Monday, December 28, 2009

Top 3 Games of the Year, 2009

Another gaming year draws to a close, and while 2009 saw some very interesting developments on the gaming front, I personally found it to be a much slower year than the previous two with much fewer heavy weight titles taking my interest.

As always, my top 3 can be games from any platform, however this year I almost gamed exclusively on my Xbox 360, so that's where my choices will come from. Also, since I'm not a professional reviewer, I don't get games for free and I simply review what I buy. Keep that in mind when reading the below selections and noting the absence of the occasional triple A release.

3) Fallout 3: Game of the Year Edition (Xbox 360, PC, PlayStation 3). While Fallout 3 is a 2008 release, 2009 saw the launch of it's 5 DLC Add-Ons and this fall, the game was repacked at retail to include all of this content, the Fallout 3: Game of the Year Edition. While the 5 DLC Add-Ons are not a traditional expansion set, as they're 5 different experiences added to the Capital Wasteland, overall they amount to about the length of a traditional, focused expansion set and they add a great deal more play time to Fallout 3.

The Capital Wasteland already offers players a large amount of content to explore, taking well over 100 hours for a playthrough, and the DLC content just adds that much more to the experience, and one of them even extends the main Quest and raises the level cap.

Leaving the Vault in which you've been sheltered in since your childhood, you set off in pursuit of your father through the nuclear wastes of post-apocalyptic DC, and your very actions and experiences with the denizens of the wastes will change the course of history.

The sheer amount of variety alone, combined with the solid production values, places Fallout 3: Game of the Year Edition as our third place spot.

2) Batman: Arkham Asylum (Xbox 360, PC, PlayStation 3). The surprise hit of the year, Batman: Arkham Asylum came out of no-where and wowed just about everyone who touched this awesome title. Simply put, this is the single greatest super hero game ever developed, and Rocksteady Studios really captured the feel of being Batman, giving it the grim, dark atmosphere of the comics.

Weighing in at about 20 hours, Batman has to stop the Joker and co who've taken control of Arkham Asylum. With smooth combat, gameplay mechanics, and a superbly written story line with top notch voice acting all the way, Batman: Arkham Asylum delights and entertains.

What could have made this wonderful package even better? The initial release price of $39.99, brand new. Started by Walmart, other retailers were forced to follow suit, and since then, we've seen many other high profile titles begin retail at this extremely low cost; a trend I'd love to see continue.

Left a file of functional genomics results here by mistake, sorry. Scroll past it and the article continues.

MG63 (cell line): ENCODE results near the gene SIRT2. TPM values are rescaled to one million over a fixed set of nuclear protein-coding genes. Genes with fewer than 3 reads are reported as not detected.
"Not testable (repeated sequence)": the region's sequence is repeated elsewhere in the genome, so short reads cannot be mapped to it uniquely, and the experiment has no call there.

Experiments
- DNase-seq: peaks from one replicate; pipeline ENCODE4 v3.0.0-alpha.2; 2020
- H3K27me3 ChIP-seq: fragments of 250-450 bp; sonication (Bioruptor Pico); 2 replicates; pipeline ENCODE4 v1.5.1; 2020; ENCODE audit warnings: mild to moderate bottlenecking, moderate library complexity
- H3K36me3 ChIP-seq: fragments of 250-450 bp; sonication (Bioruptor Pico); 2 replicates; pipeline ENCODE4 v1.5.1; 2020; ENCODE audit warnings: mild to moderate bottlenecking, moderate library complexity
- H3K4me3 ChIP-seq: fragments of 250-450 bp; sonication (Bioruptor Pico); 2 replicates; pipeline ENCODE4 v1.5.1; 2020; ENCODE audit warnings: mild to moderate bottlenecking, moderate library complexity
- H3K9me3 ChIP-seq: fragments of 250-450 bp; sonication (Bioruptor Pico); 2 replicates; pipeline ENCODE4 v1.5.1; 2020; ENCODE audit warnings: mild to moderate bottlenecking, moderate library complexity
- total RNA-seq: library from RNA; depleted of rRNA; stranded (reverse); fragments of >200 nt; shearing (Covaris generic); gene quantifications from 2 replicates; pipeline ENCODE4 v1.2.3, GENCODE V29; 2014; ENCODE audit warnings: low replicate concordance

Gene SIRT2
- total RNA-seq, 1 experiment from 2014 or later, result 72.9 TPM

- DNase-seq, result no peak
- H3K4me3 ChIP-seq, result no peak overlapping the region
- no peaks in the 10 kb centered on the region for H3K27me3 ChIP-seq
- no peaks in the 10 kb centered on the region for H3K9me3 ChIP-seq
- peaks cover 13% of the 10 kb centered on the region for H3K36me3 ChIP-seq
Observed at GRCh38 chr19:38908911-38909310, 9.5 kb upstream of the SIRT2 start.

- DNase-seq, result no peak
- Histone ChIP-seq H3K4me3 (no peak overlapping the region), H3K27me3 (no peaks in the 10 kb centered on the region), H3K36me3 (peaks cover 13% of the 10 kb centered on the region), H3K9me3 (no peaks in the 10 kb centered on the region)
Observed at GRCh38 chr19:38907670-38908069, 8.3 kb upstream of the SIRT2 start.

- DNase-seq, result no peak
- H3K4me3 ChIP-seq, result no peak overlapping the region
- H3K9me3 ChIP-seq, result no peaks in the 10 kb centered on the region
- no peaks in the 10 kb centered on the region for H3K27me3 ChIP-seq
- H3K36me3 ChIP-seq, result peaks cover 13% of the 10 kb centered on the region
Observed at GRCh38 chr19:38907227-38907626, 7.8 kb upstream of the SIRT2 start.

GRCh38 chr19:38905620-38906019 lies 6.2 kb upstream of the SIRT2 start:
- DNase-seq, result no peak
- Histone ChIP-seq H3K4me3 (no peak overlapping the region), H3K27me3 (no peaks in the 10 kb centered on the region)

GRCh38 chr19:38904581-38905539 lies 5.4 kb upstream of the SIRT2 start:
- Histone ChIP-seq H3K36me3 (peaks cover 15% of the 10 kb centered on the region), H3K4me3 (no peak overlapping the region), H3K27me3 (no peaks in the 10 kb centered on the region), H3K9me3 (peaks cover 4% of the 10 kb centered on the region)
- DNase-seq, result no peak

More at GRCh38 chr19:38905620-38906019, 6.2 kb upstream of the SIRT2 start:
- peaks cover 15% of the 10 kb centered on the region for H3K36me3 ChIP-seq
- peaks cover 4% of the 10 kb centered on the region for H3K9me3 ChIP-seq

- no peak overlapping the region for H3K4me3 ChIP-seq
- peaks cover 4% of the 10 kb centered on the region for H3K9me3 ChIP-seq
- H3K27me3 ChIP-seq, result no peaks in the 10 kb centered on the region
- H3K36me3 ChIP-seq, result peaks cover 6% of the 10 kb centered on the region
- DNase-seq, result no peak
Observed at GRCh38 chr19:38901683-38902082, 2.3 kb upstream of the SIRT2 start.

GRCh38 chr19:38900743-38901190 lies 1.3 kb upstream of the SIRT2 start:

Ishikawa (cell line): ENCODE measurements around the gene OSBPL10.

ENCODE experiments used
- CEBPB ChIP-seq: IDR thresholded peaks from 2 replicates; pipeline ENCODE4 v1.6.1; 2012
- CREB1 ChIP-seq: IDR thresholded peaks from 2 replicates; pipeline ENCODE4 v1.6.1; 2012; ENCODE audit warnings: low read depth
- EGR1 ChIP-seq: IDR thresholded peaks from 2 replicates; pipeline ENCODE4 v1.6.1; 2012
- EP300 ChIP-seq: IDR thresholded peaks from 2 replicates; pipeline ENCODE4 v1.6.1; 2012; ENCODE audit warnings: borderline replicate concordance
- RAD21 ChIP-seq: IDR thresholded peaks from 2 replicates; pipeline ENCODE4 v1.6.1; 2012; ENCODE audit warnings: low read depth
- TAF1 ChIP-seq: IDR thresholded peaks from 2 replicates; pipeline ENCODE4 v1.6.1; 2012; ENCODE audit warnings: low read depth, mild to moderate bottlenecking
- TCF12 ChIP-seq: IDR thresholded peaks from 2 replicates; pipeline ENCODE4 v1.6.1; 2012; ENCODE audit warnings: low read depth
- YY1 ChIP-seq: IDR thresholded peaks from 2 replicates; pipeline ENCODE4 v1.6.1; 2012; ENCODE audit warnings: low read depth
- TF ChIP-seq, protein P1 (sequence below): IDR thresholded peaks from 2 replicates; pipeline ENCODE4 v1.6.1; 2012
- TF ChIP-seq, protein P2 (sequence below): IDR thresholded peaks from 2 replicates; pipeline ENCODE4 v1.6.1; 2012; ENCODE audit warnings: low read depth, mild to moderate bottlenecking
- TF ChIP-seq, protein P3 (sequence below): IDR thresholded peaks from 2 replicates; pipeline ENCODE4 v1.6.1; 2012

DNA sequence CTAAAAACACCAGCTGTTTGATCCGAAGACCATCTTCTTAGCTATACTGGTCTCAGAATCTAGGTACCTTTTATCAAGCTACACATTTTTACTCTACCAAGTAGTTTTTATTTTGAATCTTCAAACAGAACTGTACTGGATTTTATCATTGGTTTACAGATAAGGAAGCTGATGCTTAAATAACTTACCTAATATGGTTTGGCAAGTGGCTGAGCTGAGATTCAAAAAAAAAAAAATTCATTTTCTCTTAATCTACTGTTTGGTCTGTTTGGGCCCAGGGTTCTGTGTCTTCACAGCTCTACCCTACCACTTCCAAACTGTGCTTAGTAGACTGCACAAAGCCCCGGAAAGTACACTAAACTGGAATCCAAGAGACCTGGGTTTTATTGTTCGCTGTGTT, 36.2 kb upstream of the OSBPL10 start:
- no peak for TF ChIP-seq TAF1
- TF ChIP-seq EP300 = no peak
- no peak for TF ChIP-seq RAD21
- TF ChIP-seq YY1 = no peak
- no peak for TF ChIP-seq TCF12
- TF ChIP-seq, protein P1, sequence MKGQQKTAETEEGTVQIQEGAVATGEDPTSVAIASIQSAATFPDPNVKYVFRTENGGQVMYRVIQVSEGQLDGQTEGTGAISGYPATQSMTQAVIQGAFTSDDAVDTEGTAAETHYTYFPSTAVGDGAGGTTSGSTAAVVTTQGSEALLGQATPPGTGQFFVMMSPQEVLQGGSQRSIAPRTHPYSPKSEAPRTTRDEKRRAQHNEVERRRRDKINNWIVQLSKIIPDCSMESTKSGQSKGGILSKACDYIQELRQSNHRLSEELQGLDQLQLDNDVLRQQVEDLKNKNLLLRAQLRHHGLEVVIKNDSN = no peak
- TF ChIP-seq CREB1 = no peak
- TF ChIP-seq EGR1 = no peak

1) Halo Wars (Xbox 360). Innovation. When was the last time you played a game that really innovated and took things to a whole new level, that provided you with an experience you simply have not had before? I'm not talking about a sequel that takes what was awesome about its predecessor and improves upon it, I'm talking about something that really does something new. Yeah, I thought so. Doesn't happen often, does it.

Forget that Halo Wars is set in the Halo universe, that's just a very fortunate by-product. The simple truth is that Halo Wars has provided us with the first, solid, easy-to-manage-and-enjoy RTS on a console. Ever. This genre, once believed to be achievable on a PC only has now been brought to us on the Xbox 360, and while Halo Wars is simpler fair than it's PC RTS cousins, it still features strategy, tactics, and a simple-to-use interface.

Without question, Halo Wars is the single most innovative game I've played through all of 2009. It was original, fun, and proved the impossible could be done. Both with the Campaign, Skirmish, and Multiplayer, I've spent well over 30 hours with the game and will continue to play through it, and the greatest tragedy is that this fine title was Ensemble Studios' swan song and I'm not expecting to see a sequel ever developed.

Regrettably, the console crowd isn't big on RTSes, and so Halo Wars' sales were no where near as strong as its shooter brothers, but that doesn't change the fact that Halo Wars broke more ground than any Halo title in the last few years, and certainly gave us an experience unrivaled on the platform this year. If you're looking for a unique experience that isn't your run-of-the-mill cookie cutter game, check out Halo Wars. The simple fact that Ensemble Studios took a chance at porting this genre to another platform, the fact that a developer took this kind of a risk when most other companies simply safely re-hash what's come before sets it above the ruck of titles this year, and earns it our 2009 Game of the Year.

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